In this article, I share the type of security functions that should exist with a Secure Software Development Life Cycle (SSDLC) process in any organization that is developing and deploying applications in the cloud.
If you are an application developer or security professional, use this article as a checklist to make sure the correct security functions are part of each phase of your SDLC process.
While there are a variety of different SSDLC Frameworks, the phases can be generalized as follows:
Training -> Define -> Design -> Develop -> Test
I recently wrote an article about SSDLC Frameworks and why they matter that you may want to review.
SECURITY FUNCTIONS IN SDLC FRAMEWORKS
The development and security teams need training and experience in the following key areas:
- Secure Coding Practices
- Security Testing
- Technical Training on the Cloud Service Provider (CSP) Platform & Services
There is a high correlation with quality security training and the reduction of security errors that people make, so don’t overlook this opportunity to improving your security posture.
Security professionals are well served by earning vendor agnostic cloud security certifications like the CCSK, CCSP, and CCAK as the foundation and then layering in provider specific training from provides like AWS, Microsoft, Google and others based on the environments deployed and roles within the team.
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In the definitions phase, you can expect to be writing coding standards and security functional requirements.
You can expect to address things like how you the organization is handling authentication to cloud. How will you be avoiding the use of static credentials in code to the cloud service provider when making API calls?
You will want to set these requirements and standards ahead of time so the application developers understand how to implement these important elements at an application code level.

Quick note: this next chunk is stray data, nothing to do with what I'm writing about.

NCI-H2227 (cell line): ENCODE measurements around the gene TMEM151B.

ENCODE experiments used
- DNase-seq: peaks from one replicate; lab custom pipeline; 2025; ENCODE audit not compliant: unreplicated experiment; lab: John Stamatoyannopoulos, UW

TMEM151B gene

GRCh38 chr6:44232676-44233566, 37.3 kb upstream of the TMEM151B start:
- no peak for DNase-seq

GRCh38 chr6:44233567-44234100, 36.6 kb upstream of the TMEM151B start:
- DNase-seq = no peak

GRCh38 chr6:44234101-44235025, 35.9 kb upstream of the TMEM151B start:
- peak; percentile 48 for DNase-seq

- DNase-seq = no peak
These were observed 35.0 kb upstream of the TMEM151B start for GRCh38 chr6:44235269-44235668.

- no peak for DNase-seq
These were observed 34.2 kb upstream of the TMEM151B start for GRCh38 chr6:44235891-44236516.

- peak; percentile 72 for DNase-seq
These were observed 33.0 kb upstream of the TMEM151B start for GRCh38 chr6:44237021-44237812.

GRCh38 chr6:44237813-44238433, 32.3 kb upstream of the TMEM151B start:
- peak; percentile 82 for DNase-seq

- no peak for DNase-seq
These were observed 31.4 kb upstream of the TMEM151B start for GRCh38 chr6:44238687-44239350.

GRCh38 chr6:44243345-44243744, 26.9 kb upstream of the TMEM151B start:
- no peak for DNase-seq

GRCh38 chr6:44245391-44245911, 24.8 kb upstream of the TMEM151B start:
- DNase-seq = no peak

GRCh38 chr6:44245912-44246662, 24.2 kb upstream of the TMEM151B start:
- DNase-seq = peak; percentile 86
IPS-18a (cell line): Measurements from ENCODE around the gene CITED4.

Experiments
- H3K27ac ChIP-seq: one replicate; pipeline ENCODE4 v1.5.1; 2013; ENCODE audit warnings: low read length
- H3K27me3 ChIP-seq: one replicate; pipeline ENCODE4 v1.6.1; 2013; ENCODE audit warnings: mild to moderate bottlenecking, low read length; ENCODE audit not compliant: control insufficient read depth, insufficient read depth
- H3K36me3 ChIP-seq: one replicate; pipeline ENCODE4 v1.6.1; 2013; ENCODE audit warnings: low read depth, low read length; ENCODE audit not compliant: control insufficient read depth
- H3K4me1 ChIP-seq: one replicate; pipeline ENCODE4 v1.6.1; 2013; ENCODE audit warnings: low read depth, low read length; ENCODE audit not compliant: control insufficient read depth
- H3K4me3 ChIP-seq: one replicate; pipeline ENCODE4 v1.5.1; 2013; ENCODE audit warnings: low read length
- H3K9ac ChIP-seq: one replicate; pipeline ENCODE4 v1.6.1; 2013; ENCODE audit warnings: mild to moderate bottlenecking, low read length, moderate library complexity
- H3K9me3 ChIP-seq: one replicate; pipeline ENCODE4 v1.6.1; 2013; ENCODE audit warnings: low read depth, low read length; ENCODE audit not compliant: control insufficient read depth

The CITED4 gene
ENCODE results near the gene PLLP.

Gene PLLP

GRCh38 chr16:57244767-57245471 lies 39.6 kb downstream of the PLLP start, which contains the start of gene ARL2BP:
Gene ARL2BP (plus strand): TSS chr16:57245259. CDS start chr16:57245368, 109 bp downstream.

For example, if you require privileged accounts to have two-factor authentication, what is the standard for implementing this? The concepts will be very similar, but the specifics will vary by cloud service provider and this is why creating standards is so important.
In the design phase, this is where you start to focus on threat modeling, mis-use case development, and secure design principles.
Depending on your cloud service provider, you will most likely be integrating some of their services to improve your application security posture.
Most organizations are opting to push more of the attack surface onto the cloud service provider by leveraging the shared responsibilities model. If you can leverage a security service in the providers PaaS deployment model for example, then this may be a good fit for your organization based on available resources.
Pushing the attack surface to the CSP is increasingly common because the cloud service providers are typically going to have more resources and possess more capabilities versus your organization trying to dedicate internal resources in addition to taking on patching and configuration hardening responsibilities.
In the develop phase, you will see integration with DevOps. This includes code review, unit testing, static analysis, dynamic analysis.
Depending on the deployment model and cloud service provider, the kinds of testing will need to be reviewed and negotiated. The CSP’s terms of service may not allow penetration testing for example.
External scanning is an area that cloud service providers normally disallow, so be sure to think about how you will be able to accomplish similar objectives. This is why we are seeing savvy organizations implementing security functions within the CI/CD pipeline.
In the testing phase, you will normally perform vulnerability assessments, dynamic analysis, functional tests, and QA.